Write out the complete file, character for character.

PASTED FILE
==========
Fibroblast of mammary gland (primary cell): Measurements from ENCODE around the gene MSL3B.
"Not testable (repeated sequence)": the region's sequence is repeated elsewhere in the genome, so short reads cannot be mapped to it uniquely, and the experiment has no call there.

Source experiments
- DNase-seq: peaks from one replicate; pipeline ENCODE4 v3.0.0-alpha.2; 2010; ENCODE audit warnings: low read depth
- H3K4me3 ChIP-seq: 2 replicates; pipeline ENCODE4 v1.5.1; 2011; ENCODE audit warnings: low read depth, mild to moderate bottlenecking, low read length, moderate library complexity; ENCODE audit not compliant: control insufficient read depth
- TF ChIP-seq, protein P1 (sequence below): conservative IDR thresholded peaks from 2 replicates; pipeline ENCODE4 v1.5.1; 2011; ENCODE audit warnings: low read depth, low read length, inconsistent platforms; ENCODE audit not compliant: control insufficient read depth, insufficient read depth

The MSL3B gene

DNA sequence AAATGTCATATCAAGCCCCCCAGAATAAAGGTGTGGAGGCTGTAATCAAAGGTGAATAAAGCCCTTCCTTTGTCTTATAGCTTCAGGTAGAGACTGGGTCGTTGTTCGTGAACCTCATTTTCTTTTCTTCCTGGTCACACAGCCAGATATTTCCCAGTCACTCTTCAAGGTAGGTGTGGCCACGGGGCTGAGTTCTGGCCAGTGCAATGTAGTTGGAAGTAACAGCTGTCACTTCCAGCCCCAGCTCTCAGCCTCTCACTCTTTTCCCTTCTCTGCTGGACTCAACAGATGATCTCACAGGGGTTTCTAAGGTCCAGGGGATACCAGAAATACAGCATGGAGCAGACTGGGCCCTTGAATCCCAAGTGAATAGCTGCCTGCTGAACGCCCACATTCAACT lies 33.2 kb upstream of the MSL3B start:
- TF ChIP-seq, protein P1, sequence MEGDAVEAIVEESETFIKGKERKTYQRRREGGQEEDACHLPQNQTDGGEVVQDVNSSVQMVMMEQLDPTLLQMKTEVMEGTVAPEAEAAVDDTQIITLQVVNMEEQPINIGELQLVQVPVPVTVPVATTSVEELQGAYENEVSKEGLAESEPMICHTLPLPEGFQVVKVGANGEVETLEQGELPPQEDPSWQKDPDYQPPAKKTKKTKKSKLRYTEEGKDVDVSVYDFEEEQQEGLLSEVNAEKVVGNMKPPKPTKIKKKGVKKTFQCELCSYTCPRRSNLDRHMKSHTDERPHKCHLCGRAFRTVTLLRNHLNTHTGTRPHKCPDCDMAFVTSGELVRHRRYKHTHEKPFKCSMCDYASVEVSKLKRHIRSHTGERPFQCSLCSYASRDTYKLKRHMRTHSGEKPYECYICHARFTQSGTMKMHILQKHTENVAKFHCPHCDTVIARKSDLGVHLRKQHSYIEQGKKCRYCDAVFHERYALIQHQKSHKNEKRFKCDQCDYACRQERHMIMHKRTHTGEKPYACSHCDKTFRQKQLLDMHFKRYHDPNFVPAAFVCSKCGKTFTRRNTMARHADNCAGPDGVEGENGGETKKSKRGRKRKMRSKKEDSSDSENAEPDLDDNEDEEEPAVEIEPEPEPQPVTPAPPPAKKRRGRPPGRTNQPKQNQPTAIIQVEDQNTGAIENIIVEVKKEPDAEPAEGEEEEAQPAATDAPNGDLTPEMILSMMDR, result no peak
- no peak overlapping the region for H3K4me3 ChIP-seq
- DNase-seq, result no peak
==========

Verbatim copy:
Fibroblast of mammary gland (primary cell): Measurements from ENCODE around the gene MSL3B.
"Not testable (repeated sequence)": the region's sequence is repeated elsewhere in the genome, so short reads cannot be mapped to it uniquely, and the experiment has no call there.

Source experiments
- DNase-seq: peaks from one replicate; pipeline ENCODE4 v3.0.0-alpha.2; 2010; ENCODE audit warnings: low read depth
- H3K4me3 ChIP-seq: 2 replicates; pipeline ENCODE4 v1.5.1; 2011; ENCODE audit warnings: low read depth, mild to moderate bottlenecking, low read length, moderate library complexity; ENCODE audit not compliant: control insufficient read depth
- TF ChIP-seq, protein P1 (sequence below): conservative IDR thresholded peaks from 2 replicates; pipeline ENCODE4 v1.5.1; 2011; ENCODE audit warnings: low read depth, low read length, inconsistent platforms; ENCODE audit not compliant: control insufficient read depth, insufficient read depth

The MSL3B gene

DNA sequence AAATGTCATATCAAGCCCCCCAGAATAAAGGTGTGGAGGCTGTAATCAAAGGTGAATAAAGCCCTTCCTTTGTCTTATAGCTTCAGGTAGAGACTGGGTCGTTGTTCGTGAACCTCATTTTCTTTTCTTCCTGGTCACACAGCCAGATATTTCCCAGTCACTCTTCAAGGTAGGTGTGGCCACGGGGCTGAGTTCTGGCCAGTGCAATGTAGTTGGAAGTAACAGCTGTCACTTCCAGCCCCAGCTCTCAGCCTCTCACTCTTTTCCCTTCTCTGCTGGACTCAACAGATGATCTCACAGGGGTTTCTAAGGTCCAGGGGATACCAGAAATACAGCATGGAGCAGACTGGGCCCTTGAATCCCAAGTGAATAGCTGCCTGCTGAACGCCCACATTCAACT lies 33.2 kb upstream of the MSL3B start:
- TF ChIP-seq, protein P1, sequence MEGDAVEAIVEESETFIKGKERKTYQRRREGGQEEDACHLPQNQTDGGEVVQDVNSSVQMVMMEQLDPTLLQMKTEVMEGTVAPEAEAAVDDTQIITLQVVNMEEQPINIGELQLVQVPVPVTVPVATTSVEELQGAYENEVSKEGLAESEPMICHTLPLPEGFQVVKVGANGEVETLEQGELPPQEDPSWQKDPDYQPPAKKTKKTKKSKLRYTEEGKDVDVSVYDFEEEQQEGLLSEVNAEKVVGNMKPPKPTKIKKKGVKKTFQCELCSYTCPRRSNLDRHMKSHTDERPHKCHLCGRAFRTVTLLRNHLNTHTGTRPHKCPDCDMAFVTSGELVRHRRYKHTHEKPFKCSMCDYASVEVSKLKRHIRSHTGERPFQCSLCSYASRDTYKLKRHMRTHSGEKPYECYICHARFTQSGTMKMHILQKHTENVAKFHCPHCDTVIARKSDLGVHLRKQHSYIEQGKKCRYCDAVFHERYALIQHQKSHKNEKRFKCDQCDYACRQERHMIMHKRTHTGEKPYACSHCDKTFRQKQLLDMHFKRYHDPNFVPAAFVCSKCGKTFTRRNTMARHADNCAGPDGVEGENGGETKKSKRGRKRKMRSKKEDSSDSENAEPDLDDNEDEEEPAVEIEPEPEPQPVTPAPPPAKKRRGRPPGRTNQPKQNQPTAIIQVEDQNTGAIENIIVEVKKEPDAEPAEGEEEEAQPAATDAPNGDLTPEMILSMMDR, result no peak
- no peak overlapping the region for H3K4me3 ChIP-seq
- DNase-seq, result no peak